Tarsiers are among my favorite animals, and I’ve only seen them once. We met these tiny nocturnal primates at a shabby little roadside zoo in the central Philippines a few years back and I only had a junk camera with me. They’re almost unbearably cute, but the sad reality is that there are few left in the wild. In fact it was probably illegal to exhibit them in a private zoo, and we probably contributed to the problem by paying to see them. I hope the Philippines can find a balance that protects the land, the water, and the wildlife but also makes nature accessible to visitors and helps provide a livelihood for residents. It’s a tall order, and one we certainly struggle with in Hawaii.
The Red-billed Leiothrix is one of my favorite non-native birds in Hawaii. These colorful little guys are sure to make their presence known when you stumble upon them in the forest, as they will hop around and loudly chatter to sound the alarm that an intruder is present.
Huey and Avery are two of the African Penguins who took a wrong turn somewhere and ended up at the Honolulu Zoo. We tend to associate penguins with snow and ice, but these guys seem to be doing just fine in our tropical climate. In fact, they have it pretty good here and get hand-fed in between belly-flops.
He’s not quite as lovable at Toucan Sam, but the King Vulture is colorful and majestic and has a large enclosure all to himself at the Honolulu Zoo. A sign there warns that he bites fingers! In the wild, King Vultures soar for hours in the skies above Central and South America looking for carrion, and sometimes for injured or dying prey. I guess somebody’s got to do it to keep that stuff from piling up and spreading disease and whatnot.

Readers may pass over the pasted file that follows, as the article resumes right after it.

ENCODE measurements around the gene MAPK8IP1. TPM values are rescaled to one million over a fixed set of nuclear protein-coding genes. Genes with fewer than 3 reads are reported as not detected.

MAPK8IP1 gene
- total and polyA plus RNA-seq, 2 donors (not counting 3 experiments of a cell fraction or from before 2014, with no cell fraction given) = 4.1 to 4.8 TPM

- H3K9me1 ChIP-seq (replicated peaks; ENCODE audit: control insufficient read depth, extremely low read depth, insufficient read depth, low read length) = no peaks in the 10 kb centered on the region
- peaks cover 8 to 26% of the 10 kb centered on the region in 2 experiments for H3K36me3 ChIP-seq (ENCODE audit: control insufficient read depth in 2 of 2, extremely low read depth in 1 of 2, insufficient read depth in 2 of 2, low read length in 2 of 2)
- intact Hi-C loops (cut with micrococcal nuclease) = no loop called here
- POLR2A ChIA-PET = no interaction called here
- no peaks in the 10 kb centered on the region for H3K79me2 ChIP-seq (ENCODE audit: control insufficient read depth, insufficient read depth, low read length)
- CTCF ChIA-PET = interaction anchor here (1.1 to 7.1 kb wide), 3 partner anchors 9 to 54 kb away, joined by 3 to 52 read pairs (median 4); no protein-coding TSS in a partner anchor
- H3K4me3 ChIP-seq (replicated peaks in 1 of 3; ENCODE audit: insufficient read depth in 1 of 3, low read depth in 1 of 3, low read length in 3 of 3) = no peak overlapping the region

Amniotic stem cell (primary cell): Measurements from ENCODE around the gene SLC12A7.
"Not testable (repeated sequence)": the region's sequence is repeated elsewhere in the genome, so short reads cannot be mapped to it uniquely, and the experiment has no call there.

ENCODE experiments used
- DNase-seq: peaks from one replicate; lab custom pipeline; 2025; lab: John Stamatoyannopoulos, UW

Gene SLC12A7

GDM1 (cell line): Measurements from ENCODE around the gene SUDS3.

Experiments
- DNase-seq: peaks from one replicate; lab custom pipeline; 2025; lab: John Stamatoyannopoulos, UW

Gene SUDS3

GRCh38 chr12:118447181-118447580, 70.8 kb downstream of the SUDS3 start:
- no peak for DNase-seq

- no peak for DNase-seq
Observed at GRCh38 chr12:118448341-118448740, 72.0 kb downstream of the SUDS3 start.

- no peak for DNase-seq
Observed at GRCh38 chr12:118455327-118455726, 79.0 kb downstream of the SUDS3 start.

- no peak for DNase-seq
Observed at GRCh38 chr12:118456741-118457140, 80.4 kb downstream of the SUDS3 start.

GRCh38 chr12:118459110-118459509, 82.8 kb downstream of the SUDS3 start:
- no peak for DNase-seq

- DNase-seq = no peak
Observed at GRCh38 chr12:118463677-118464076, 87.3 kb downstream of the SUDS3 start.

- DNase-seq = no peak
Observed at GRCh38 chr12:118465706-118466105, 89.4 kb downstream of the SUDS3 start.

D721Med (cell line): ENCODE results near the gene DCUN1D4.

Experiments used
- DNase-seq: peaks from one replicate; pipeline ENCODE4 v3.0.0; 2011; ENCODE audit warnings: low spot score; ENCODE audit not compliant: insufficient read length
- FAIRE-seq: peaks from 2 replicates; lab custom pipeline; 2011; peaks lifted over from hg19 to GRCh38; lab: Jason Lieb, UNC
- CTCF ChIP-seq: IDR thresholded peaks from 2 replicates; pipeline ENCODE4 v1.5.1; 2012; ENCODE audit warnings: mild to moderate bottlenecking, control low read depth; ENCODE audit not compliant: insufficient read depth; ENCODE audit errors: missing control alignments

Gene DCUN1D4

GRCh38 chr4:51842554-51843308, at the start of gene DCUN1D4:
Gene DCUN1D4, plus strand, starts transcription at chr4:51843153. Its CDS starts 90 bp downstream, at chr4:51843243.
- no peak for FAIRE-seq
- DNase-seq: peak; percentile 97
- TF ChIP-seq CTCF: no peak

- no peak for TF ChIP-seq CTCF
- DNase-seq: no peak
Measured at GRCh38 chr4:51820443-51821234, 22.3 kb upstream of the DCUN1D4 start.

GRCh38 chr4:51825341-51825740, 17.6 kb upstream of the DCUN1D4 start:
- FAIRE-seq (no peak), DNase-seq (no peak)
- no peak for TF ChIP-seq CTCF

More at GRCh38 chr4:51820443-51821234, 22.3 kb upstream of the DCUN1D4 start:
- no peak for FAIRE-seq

It looks like this Galapagos Tortoise has a lot to say! There’s a small herd of these big guys at the Honolulu Zoo, and they can be surprisingly active for their size. It’s a lot of fun to watch them tear into a pile of fruits and vegetables.
The Sun Conures are among the most colorful birds at the Honolulu Zoo. These South American beauties are in a way cursed by their colorful plumage, however, as they are relentlessly hunted and captured for the pet trade, and are also endangered by loss of habitat. There are said to be more Sun Conures now living in captivity than in the wild.
The Komodo Dragon is a pretty amazing creature, but I wouldn’t want to encounter one in the wild, much less a bunch of them, unless I was clearly in a safe place like a boat or vehicle. It’s the world’s largest lizard, and can weigh up to 150 pounds. The Honolulu Zoo’s dragon walks quickly like it’s on a mission, and it’s not hard to image it taking down a deer, big, or human. Yikes!
The African Wild Dogs at the Honolulu Zoo look cute and docile sometimes but can turn feisty real quick when they feel a need to be assertive. Not your average fluffy fido. They can weigh more than fifty pounds and it’s said that no two dogs have the same coat pattern.
The Gharial is a type of fish-eating crocodile from rivers in Burma, India, Nepal, Bangladesh, and Pakistan. I have to admit that they look pretty sinister! We’re fortunate to have a few at the Honolulu Zoo.
A pair of Giraffes took a break during a hot and muggy afternoon and reclined in the shade at the Honolulu Zoo.